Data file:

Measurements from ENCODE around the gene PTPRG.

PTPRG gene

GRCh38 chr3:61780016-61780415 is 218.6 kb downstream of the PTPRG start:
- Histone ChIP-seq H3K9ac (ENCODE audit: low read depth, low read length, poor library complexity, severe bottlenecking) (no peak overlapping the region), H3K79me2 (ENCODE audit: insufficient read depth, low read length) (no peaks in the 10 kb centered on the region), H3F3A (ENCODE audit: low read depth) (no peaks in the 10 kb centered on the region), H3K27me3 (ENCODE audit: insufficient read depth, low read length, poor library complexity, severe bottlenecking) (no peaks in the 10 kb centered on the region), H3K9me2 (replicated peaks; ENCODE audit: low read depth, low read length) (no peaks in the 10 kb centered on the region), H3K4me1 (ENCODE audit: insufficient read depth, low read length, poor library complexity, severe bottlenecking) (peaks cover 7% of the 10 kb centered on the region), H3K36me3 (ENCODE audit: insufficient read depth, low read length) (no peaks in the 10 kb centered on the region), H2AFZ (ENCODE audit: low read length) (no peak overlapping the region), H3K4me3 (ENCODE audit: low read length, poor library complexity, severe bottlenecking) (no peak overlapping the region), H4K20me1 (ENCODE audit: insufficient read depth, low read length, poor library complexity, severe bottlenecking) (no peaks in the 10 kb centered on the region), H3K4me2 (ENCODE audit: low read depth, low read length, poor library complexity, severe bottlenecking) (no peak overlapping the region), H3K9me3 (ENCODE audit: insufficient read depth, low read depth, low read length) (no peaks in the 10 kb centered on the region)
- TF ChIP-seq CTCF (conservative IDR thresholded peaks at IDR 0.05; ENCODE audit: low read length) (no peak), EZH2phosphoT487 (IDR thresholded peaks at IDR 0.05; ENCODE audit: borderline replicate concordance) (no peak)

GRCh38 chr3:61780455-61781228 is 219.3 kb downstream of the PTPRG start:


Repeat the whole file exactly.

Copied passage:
Measurements from ENCODE around the gene PTPRG.

PTPRG gene

GRCh38 chr3:61780016-61780415 is 218.6 kb downstream of the PTPRG start:
- Histone ChIP-seq H3K9ac (ENCODE audit: low read depth, low read length, poor library complexity, severe bottlenecking) (no peak overlapping the region), H3K79me2 (ENCODE audit: insufficient read depth, low read length) (no peaks in the 10 kb centered on the region), H3F3A (ENCODE audit: low read depth) (no peaks in the 10 kb centered on the region), H3K27me3 (ENCODE audit: insufficient read depth, low read length, poor library complexity, severe bottlenecking) (no peaks in the 10 kb centered on the region), H3K9me2 (replicated peaks; ENCODE audit: low read depth, low read length) (no peaks in the 10 kb centered on the region), H3K4me1 (ENCODE audit: insufficient read depth, low read length, poor library complexity, severe bottlenecking) (peaks cover 7% of the 10 kb centered on the region), H3K36me3 (ENCODE audit: insufficient read depth, low read length) (no peaks in the 10 kb centered on the region), H2AFZ (ENCODE audit: low read length) (no peak overlapping the region), H3K4me3 (ENCODE audit: low read length, poor library complexity, severe bottlenecking) (no peak overlapping the region), H4K20me1 (ENCODE audit: insufficient read depth, low read length, poor library complexity, severe bottlenecking) (no peaks in the 10 kb centered on the region), H3K4me2 (ENCODE audit: low read depth, low read length, poor library complexity, severe bottlenecking) (no peak overlapping the region), H3K9me3 (ENCODE audit: insufficient read depth, low read depth, low read length) (no peaks in the 10 kb centered on the region)
- TF ChIP-seq CTCF (conservative IDR thresholded peaks at IDR 0.05; ENCODE audit: low read length) (no peak), EZH2phosphoT487 (IDR thresholded peaks at IDR 0.05; ENCODE audit: borderline replicate concordance) (no peak)

GRCh38 chr3:61780455-61781228 is 219.3 kb downstream of the PTPRG start: